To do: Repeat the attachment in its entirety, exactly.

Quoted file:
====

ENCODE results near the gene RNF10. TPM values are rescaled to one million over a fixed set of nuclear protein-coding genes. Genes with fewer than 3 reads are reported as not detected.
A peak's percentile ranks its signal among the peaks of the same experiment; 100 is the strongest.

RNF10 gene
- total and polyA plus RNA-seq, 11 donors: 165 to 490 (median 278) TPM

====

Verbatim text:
ENCODE results near the gene RNF10. TPM values are rescaled to one million over a fixed set of nuclear protein-coding genes. Genes with fewer than 3 reads are reported as not detected.
A peak's percentile ranks its signal among the peaks of the same experiment; 100 is the strongest.

RNF10 gene
- total and polyA plus RNA-seq, 11 donors: 165 to 490 (median 278) TPM